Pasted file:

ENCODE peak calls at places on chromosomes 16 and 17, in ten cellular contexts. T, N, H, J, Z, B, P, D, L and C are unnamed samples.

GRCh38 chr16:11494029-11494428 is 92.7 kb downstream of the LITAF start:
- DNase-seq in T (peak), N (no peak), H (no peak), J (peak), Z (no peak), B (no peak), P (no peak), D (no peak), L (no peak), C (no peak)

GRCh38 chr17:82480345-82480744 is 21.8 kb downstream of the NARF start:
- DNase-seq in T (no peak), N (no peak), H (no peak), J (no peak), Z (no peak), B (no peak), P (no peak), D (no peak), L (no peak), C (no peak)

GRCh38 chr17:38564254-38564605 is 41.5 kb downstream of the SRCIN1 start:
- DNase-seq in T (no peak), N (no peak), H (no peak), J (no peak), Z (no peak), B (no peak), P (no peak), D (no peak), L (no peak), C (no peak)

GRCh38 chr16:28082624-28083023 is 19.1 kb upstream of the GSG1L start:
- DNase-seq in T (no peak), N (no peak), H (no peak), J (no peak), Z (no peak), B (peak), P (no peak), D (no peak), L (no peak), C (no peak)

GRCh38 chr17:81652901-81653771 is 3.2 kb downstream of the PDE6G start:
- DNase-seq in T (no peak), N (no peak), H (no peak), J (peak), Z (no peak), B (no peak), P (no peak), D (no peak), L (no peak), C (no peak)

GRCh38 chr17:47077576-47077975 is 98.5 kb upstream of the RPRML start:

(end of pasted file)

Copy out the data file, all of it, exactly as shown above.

ENCODE peak calls at places on chromosomes 16 and 17, in ten cellular contexts. T, N, H, J, Z, B, P, D, L and C are unnamed samples.

GRCh38 chr16:11494029-11494428 is 92.7 kb downstream of the LITAF start:
- DNase-seq in T (peak), N (no peak), H (no peak), J (peak), Z (no peak), B (no peak), P (no peak), D (no peak), L (no peak), C (no peak)

GRCh38 chr17:82480345-82480744 is 21.8 kb downstream of the NARF start:
- DNase-seq in T (no peak), N (no peak), H (no peak), J (no peak), Z (no peak), B (no peak), P (no peak), D (no peak), L (no peak), C (no peak)

GRCh38 chr17:38564254-38564605 is 41.5 kb downstream of the SRCIN1 start:
- DNase-seq in T (no peak), N (no peak), H (no peak), J (no peak), Z (no peak), B (no peak), P (no peak), D (no peak), L (no peak), C (no peak)

GRCh38 chr16:28082624-28083023 is 19.1 kb upstream of the GSG1L start:
- DNase-seq in T (no peak), N (no peak), H (no peak), J (no peak), Z (no peak), B (peak), P (no peak), D (no peak), L (no peak), C (no peak)

GRCh38 chr17:81652901-81653771 is 3.2 kb downstream of the PDE6G start:
- DNase-seq in T (no peak), N (no peak), H (no peak), J (peak), Z (no peak), B (no peak), P (no peak), D (no peak), L (no peak), C (no peak)

GRCh38 chr17:47077576-47077975 is 98.5 kb upstream of the RPRML start: